Depending on the motherboard, and the BIOS level Bifurcation support,
(x16 mode , x8/x8 mode , x8/x4/x4 mode , x4/x4/x8 mode, x4/x4/x4/x4 mode)

You can potentially take advantage of a Bifurcated or Trifurcated Riser card.
Ameri-Rack makes such a card.
Now, doing such a thing just means that you are dedicating a portion of the PCIe lanes to that specific card, so this could get complicated pretty fast. YMMV of course

Full Motherboard Diagram - PCIe Slot Order

Now, this is an interesting design.

PCIe 6 Top slot is full x16 both physically and electrically (sharing lanes with PCIe slot 4)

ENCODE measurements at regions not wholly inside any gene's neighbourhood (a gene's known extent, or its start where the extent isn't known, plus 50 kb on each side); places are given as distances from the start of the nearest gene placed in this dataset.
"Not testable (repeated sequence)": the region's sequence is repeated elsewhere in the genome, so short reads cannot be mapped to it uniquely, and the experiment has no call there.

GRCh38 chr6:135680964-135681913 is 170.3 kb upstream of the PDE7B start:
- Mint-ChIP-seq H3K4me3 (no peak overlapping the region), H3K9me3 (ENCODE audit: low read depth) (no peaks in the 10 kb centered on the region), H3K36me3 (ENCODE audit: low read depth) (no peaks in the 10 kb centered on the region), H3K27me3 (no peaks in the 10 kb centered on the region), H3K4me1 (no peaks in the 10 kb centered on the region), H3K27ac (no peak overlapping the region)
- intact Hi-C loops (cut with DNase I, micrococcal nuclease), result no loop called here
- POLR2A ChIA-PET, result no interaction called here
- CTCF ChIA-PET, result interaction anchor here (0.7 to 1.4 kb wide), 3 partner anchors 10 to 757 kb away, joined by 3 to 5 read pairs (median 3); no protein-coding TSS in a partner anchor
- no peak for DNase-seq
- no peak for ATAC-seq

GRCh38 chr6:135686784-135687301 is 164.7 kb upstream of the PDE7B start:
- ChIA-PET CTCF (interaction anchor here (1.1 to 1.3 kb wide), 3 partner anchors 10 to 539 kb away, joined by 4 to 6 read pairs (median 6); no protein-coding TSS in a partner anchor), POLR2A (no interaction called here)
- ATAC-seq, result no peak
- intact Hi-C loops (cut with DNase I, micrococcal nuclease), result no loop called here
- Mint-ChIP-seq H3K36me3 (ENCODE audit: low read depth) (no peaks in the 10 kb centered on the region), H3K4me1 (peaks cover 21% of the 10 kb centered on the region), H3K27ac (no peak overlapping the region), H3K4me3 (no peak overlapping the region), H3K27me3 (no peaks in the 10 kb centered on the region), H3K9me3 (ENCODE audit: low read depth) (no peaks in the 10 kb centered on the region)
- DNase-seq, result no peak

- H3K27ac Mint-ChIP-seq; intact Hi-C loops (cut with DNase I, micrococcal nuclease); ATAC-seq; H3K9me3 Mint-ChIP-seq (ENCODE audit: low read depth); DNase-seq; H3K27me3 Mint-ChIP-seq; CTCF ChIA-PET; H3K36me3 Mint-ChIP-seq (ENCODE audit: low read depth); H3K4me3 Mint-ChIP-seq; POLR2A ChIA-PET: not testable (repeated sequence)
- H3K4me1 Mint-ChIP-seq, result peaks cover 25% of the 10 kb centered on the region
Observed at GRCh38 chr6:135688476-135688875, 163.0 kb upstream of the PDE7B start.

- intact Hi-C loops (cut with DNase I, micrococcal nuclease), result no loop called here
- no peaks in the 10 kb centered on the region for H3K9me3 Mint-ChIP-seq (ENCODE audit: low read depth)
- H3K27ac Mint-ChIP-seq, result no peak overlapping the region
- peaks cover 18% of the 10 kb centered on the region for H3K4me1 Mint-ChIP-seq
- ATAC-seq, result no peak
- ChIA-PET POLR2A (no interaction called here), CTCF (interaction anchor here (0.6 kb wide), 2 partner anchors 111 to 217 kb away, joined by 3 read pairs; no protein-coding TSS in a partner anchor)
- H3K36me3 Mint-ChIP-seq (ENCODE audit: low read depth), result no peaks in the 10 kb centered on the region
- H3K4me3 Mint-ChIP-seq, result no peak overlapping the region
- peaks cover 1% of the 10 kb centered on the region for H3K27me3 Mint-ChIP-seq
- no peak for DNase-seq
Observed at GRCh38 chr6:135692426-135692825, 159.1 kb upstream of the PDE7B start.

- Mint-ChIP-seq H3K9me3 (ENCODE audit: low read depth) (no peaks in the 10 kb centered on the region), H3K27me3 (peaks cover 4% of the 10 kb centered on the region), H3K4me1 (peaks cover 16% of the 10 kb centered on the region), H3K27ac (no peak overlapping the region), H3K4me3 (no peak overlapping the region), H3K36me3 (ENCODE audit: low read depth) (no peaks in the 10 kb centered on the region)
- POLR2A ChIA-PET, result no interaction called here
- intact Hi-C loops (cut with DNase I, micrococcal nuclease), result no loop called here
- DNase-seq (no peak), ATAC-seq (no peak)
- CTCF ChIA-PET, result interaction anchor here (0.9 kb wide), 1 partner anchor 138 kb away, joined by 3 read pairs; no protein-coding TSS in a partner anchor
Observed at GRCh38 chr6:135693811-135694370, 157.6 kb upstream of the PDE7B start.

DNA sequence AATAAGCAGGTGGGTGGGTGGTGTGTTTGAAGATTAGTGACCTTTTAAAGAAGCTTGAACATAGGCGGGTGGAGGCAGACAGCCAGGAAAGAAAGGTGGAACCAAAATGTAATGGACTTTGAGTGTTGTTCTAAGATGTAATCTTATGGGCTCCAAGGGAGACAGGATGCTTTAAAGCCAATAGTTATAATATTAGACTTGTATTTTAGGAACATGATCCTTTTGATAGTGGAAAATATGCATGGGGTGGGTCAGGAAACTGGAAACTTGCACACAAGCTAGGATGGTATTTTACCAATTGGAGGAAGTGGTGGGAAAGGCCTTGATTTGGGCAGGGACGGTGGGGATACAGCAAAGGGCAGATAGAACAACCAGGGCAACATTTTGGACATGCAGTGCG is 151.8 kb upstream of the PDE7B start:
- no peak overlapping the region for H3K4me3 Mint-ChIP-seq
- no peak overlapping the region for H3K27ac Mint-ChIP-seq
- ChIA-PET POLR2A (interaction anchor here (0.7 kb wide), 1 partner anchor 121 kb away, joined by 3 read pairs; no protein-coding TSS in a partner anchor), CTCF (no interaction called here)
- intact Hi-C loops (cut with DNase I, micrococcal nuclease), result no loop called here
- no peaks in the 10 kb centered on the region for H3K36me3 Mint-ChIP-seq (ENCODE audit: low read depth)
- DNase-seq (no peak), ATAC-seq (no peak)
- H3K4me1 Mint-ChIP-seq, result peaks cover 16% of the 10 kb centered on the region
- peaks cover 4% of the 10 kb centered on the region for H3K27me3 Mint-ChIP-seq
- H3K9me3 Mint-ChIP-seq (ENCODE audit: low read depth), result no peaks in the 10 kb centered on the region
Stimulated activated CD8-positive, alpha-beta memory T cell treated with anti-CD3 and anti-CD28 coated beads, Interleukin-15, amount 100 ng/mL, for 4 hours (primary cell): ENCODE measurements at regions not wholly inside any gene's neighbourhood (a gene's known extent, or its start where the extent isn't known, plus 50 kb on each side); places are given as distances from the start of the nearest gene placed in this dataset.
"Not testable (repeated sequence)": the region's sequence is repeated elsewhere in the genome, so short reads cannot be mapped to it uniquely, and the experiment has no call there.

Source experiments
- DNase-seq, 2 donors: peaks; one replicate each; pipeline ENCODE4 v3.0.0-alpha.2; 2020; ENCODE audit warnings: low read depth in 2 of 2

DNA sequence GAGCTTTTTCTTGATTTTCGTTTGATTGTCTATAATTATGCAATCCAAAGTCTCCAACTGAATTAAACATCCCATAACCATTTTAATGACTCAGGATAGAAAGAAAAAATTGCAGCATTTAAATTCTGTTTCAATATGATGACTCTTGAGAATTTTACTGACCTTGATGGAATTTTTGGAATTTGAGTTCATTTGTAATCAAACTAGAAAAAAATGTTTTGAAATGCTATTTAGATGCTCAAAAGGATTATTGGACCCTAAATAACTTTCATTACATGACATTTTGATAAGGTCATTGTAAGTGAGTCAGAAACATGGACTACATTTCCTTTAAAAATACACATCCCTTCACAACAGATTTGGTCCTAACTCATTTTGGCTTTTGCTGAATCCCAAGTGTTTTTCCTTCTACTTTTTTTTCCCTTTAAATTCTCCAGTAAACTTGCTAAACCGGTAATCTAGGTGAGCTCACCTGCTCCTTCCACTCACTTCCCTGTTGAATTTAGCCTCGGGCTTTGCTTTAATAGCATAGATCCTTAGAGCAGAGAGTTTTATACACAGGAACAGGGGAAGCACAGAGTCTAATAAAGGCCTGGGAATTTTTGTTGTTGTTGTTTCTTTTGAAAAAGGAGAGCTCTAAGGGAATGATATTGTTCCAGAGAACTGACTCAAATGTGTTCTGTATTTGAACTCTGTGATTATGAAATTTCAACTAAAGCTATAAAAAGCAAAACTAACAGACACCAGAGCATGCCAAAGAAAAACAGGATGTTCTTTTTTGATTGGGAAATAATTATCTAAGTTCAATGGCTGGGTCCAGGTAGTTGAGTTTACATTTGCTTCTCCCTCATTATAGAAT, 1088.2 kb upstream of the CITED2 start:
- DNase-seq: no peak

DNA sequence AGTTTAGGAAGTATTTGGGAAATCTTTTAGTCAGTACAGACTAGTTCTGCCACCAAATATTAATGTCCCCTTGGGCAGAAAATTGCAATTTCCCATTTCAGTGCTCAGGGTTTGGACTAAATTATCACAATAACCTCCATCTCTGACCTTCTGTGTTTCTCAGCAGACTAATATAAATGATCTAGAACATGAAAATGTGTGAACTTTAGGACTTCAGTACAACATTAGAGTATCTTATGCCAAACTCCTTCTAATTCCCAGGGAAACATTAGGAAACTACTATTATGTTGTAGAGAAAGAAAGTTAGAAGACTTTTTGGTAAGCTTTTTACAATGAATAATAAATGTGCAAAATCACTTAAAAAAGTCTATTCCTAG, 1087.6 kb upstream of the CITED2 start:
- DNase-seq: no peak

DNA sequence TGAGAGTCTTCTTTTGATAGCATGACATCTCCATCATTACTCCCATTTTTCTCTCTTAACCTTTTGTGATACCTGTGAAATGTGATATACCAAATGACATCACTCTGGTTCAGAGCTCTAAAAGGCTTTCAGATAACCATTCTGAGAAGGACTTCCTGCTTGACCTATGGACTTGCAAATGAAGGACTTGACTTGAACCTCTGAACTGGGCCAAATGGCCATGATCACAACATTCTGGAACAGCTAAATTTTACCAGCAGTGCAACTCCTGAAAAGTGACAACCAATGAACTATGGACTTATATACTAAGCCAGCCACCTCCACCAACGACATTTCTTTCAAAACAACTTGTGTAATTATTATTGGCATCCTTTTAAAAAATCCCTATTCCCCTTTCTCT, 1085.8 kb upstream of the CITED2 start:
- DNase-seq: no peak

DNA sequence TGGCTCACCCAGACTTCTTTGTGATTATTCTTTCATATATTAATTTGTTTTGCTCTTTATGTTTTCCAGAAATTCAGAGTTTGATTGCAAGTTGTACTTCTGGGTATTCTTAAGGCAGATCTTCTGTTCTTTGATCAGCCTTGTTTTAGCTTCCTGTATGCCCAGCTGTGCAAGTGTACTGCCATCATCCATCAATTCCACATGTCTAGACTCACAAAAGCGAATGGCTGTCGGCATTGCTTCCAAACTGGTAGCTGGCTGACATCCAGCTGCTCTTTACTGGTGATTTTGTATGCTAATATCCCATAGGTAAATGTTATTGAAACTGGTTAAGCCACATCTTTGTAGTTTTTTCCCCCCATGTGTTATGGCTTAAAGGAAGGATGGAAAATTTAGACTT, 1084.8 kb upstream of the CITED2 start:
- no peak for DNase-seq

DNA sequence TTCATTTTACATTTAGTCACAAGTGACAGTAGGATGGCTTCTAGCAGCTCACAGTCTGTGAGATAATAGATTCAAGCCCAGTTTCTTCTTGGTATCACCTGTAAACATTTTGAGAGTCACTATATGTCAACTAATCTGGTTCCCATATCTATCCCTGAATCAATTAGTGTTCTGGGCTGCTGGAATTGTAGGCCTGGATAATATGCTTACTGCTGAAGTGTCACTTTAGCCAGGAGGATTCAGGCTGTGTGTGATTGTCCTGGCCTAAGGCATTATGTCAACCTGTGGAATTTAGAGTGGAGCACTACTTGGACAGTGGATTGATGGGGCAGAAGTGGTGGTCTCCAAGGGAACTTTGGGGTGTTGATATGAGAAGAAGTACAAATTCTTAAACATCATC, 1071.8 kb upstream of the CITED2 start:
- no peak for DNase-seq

PCIe 5 Middle slot is physically x8 open ended, but electrically x4 only
PCIe 4 Bottom slot is physically x16, but electrically x8 (sharing 8 lanes with PCIe 6)

Since PCIe 4 shares x8 lanes with PCIe 6, this means that if both are in “use” then they will both only run in x8 mode

If you are running a GPU, then I would avoid running any other PCIe hardware besides the on-board NVMe slots. This will enable you to have full performance.

FINAL CONCLUSION!

I personally can not recommend this board at this time. ASRock Rack needs to perform some serious BIOS overhauls, and fix the board level firmware. Its very quirky. And somethings just “dont work as expected”

Please get either a normal X470 mobo, or even a B450 would be fine.

This board in its current state, and support is not worth the $300 MSRP USD

NOTE: No GPU required since the motherboard has the built in ASPEED 2500 BMC module which features on-board graphics (basic of course)